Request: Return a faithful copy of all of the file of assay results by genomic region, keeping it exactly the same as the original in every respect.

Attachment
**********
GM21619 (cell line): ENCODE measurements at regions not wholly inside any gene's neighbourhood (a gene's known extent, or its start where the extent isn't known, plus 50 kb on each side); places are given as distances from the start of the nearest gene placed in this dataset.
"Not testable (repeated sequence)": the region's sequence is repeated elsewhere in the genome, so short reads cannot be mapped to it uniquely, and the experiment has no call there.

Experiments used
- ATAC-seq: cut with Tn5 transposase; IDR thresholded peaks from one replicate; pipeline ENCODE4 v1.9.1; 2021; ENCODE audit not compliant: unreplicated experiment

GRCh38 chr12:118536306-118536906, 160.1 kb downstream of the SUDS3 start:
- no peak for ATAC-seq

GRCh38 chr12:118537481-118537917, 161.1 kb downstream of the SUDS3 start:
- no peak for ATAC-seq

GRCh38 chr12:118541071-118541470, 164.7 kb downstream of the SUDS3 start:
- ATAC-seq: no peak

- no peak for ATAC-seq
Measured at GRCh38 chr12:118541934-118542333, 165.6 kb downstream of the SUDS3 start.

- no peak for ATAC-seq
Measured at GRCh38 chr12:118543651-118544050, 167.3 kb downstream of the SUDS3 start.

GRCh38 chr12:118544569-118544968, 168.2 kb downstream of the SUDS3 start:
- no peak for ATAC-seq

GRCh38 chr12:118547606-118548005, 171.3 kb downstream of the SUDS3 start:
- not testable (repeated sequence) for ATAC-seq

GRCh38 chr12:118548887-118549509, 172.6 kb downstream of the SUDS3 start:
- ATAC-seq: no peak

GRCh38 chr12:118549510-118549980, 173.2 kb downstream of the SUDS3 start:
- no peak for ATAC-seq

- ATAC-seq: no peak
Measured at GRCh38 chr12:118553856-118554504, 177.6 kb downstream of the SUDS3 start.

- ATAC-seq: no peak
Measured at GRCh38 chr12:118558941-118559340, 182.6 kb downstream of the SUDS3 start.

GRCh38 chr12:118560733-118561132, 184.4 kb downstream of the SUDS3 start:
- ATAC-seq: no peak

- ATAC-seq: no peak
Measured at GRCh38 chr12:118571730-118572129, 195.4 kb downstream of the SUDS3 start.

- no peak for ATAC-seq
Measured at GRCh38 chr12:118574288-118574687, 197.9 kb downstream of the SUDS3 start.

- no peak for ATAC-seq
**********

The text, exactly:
GM21619 (cell line): ENCODE measurements at regions not wholly inside any gene's neighbourhood (a gene's known extent, or its start where the extent isn't known, plus 50 kb on each side); places are given as distances from the start of the nearest gene placed in this dataset.
"Not testable (repeated sequence)": the region's sequence is repeated elsewhere in the genome, so short reads cannot be mapped to it uniquely, and the experiment has no call there.

Experiments used
- ATAC-seq: cut with Tn5 transposase; IDR thresholded peaks from one replicate; pipeline ENCODE4 v1.9.1; 2021; ENCODE audit not compliant: unreplicated experiment

GRCh38 chr12:118536306-118536906, 160.1 kb downstream of the SUDS3 start:
- no peak for ATAC-seq

GRCh38 chr12:118537481-118537917, 161.1 kb downstream of the SUDS3 start:
- no peak for ATAC-seq

GRCh38 chr12:118541071-118541470, 164.7 kb downstream of the SUDS3 start:
- ATAC-seq: no peak

- no peak for ATAC-seq
Measured at GRCh38 chr12:118541934-118542333, 165.6 kb downstream of the SUDS3 start.

- no peak for ATAC-seq
Measured at GRCh38 chr12:118543651-118544050, 167.3 kb downstream of the SUDS3 start.

GRCh38 chr12:118544569-118544968, 168.2 kb downstream of the SUDS3 start:
- no peak for ATAC-seq

GRCh38 chr12:118547606-118548005, 171.3 kb downstream of the SUDS3 start:
- not testable (repeated sequence) for ATAC-seq

GRCh38 chr12:118548887-118549509, 172.6 kb downstream of the SUDS3 start:
- ATAC-seq: no peak

GRCh38 chr12:118549510-118549980, 173.2 kb downstream of the SUDS3 start:
- no peak for ATAC-seq

- ATAC-seq: no peak
Measured at GRCh38 chr12:118553856-118554504, 177.6 kb downstream of the SUDS3 start.

- ATAC-seq: no peak
Measured at GRCh38 chr12:118558941-118559340, 182.6 kb downstream of the SUDS3 start.

GRCh38 chr12:118560733-118561132, 184.4 kb downstream of the SUDS3 start:
- ATAC-seq: no peak

- ATAC-seq: no peak
Measured at GRCh38 chr12:118571730-118572129, 195.4 kb downstream of the SUDS3 start.

- no peak for ATAC-seq
Measured at GRCh38 chr12:118574288-118574687, 197.9 kb downstream of the SUDS3 start.

- no peak for ATAC-seq